Albion Monitor /News

China's Cities Suffer Acute Water Shortages

by Antoaneta Bezlova

on related problem of Chinese urban air pollution
(IPS) BEIJING -- China's exploding population, rapid economic growth and fast urbanization are not the only reasons why the country's water woes are getting worse. Dragons are to blame, too, say water management experts.

Not the scaly, fire-breathing creatures of Chinese folklore, of course. In bureaucratic jargon, the "dragons" are the many government agencies squabbling for control of China's water resources.

While they jostle with one another, no one is taking charge of updating the country's antiquated water pricing policy, say the experts. In the meantime, an enormous volume of precious water is being wasted every day, with no incentive in sight for conservation efforts.

This despite the fact that government figures put China's per capita water supply as only one-fourth the world average.

More than 80 percent of wastewater is being drained untreated and urban pollution has soared to dangerous levels
But China's "water dragons" may soon be brought to heel, at least in the cities. Recently, the United Nations Development Program (UNDP) and the Ministry of Construction launched the "21st Century China Urban Water Management Project," with Shijiazhuang, the capital of inland Hebei province, as the initial site.

According to the UNDP's Hou Xinan, Shijiazhuang was chosen as the "trial site" in reforming China's outdated water management and tariff system because "it is one of the thirstiest cities in China and is typical for all the woes plaguing the sector".

The city has seven water supply plants, which rely almost 100 percent on underground water resources that can hardly accommodate the residents' growing water needs. Yet prices are ultra-low, with residents paying less than one U.S. cent per cubic meter of water.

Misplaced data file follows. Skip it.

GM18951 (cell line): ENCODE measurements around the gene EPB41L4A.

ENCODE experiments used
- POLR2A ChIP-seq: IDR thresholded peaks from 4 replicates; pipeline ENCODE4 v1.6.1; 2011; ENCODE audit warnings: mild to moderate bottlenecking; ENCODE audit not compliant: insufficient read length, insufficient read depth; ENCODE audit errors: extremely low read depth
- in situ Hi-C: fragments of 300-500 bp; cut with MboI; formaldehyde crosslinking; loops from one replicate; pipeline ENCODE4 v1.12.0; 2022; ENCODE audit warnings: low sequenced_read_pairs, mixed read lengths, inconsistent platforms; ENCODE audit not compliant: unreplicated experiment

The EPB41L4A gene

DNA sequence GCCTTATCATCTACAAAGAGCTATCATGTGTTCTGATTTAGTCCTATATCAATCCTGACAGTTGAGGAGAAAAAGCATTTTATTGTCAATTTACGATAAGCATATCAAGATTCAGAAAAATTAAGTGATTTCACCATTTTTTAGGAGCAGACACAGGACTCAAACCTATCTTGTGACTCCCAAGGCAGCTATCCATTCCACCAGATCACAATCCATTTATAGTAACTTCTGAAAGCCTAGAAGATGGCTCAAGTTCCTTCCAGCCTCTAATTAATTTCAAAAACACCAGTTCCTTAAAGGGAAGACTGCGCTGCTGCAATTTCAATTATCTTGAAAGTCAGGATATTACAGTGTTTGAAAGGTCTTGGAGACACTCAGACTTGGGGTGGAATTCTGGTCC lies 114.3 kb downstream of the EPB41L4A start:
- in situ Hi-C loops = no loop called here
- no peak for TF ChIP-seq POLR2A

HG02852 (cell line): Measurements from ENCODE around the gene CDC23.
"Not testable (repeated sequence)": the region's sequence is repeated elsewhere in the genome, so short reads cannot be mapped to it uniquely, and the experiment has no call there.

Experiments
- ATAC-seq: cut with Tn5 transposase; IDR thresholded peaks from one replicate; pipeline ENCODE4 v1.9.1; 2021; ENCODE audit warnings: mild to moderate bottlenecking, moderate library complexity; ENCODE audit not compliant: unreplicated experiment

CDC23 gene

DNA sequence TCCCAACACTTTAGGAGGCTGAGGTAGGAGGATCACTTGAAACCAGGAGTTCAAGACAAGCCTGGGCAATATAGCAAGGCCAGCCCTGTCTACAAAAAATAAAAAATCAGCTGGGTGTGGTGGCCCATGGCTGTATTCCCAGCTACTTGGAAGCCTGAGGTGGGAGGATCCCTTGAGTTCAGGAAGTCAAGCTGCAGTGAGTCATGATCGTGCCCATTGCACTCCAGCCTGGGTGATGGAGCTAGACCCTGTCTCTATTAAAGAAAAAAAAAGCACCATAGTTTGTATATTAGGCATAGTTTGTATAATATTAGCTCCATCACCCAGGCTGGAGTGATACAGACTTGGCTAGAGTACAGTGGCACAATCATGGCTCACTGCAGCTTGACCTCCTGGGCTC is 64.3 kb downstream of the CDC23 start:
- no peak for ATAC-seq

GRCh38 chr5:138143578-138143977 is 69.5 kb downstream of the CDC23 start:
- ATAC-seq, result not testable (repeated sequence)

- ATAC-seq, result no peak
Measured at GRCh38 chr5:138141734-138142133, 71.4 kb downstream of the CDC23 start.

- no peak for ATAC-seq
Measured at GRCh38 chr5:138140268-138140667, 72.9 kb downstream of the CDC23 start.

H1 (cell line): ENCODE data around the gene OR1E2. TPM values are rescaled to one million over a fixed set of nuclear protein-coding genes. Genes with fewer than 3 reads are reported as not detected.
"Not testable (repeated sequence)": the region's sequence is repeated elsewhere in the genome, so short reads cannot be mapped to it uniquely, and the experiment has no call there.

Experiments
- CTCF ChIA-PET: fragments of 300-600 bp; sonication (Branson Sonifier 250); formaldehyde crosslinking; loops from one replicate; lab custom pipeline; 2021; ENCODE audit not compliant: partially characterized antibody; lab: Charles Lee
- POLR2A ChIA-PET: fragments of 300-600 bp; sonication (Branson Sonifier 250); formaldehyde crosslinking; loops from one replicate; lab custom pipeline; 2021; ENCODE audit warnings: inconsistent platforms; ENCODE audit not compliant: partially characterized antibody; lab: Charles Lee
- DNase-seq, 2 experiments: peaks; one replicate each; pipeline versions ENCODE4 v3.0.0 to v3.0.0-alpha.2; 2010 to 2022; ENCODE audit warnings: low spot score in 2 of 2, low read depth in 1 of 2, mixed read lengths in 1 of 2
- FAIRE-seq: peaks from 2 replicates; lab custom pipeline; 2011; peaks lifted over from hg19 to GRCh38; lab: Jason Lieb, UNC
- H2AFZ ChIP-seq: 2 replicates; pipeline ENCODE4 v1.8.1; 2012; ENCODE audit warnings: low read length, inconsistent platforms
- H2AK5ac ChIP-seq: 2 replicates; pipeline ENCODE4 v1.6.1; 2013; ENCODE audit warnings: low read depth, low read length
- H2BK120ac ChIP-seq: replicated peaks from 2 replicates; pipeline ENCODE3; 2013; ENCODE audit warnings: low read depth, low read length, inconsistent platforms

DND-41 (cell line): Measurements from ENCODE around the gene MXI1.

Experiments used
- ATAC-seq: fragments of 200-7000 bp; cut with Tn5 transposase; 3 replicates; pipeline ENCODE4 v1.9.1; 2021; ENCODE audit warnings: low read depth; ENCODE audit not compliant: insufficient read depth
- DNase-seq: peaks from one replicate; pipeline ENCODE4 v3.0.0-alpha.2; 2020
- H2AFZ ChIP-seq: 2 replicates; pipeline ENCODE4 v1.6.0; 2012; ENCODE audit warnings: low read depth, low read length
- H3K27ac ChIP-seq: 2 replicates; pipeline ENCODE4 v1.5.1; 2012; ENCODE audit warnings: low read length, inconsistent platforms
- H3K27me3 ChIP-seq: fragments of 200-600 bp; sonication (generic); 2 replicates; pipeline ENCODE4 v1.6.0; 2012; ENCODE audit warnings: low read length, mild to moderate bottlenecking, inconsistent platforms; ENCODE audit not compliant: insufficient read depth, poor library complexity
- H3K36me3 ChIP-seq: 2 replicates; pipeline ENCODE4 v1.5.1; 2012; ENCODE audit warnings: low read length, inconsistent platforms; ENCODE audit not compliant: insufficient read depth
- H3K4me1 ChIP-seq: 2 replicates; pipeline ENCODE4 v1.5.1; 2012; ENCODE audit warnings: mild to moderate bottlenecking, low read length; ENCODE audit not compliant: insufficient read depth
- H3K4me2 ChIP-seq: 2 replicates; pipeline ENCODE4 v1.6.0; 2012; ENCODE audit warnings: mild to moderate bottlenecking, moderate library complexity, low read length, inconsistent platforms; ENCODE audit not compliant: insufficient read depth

The water dragons of Shijiazhuang include the Municipal Construction Commission, which supervises the construction and operation of the water supply plants, the Bureau of Water Resources, which takes care of irrigation and flood control and the Bureau of Mineral Resources, which monitors the use of underground water.

Then there are the Public Utilities Bureau, the Environmental Protection Bureau, the Public Health Bureau and the Local Planning Bureau.

The city's complicated system of water management is mirrored on the national level. Unfortunately, Hou says, "these agencies lack coordination and can't exercise an integrated management of the supplies."

This is largely why half of China's 666 cities experience acute water shortages. Daily water deficiency has already reached 16 million cubic meters. At the same time, more than 80 percent of wastewater is being drained untreated and urban pollution has soared to dangerous levels.

Based on the Shijiazhuang experiment, the new UNDP project is aiming to draft a plan for institutional reform of the water management agencies. Its ultimate goal is to create a national model of water administration.

The UNDP and the Australian government are pouring in $1.1 million for the project, while the Chinese government will provide about $48,000. Launched in October, the project is scheduled to be completed by the end of 1999.

Aside from taming the water dragons, the project also aims to propose a new system of water tariffs to replace the present one, which experts say does not reflect the true cost of supplies. Says Nie Mieshing of the Ministry of Construction: "Many water supply and treatment plants operate in loss because they can't recover their costs."

The government subsidizes the water plants, but "there are limits to these subsidies," says UNDP's Hou. Nie, meanwhile, points to the people's carelessness when it comes to water. She says: "People lack awareness about the gravity of the situation."

Indeed, many Chinese grumble about rising prices of heating and electricity, yet remain unworried when it comes to water. Wang Suwen, a middle-aged hairdresser who works in a small beauty parlour here, seems surprised when asked if she tries to save water at work and at home. She replies: "I haven't thought of it. Water is still relatively cheap."

Guangzhou, Shenzhen, Shanghai and other big cities have taken the lead and have raised water prices, taking into consideration local conditions. But Shijiazhuang is one of the many cities in China's hinterlands that have been slow in taking similar steps.

"Many places are waiting for the state to come up with a unified policy for water pricing," says Nie. By early this year, though, she says, the State Planning Commission, the Ministry of Finance and the Ministry of Construction may be ready with such a policy.

The new policy is expected to unify the tariffs. Water prices, however, will be decided locally. This will give local governments a chance to look for foreign capital as a quick fix for their water problems.

However, privatization is still out of consideration. Though not given the value it deserves, water in China is viewed nevertheless as an important commodity that should remain under the control of the state.

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Albion Monitor January 5, 1998 (

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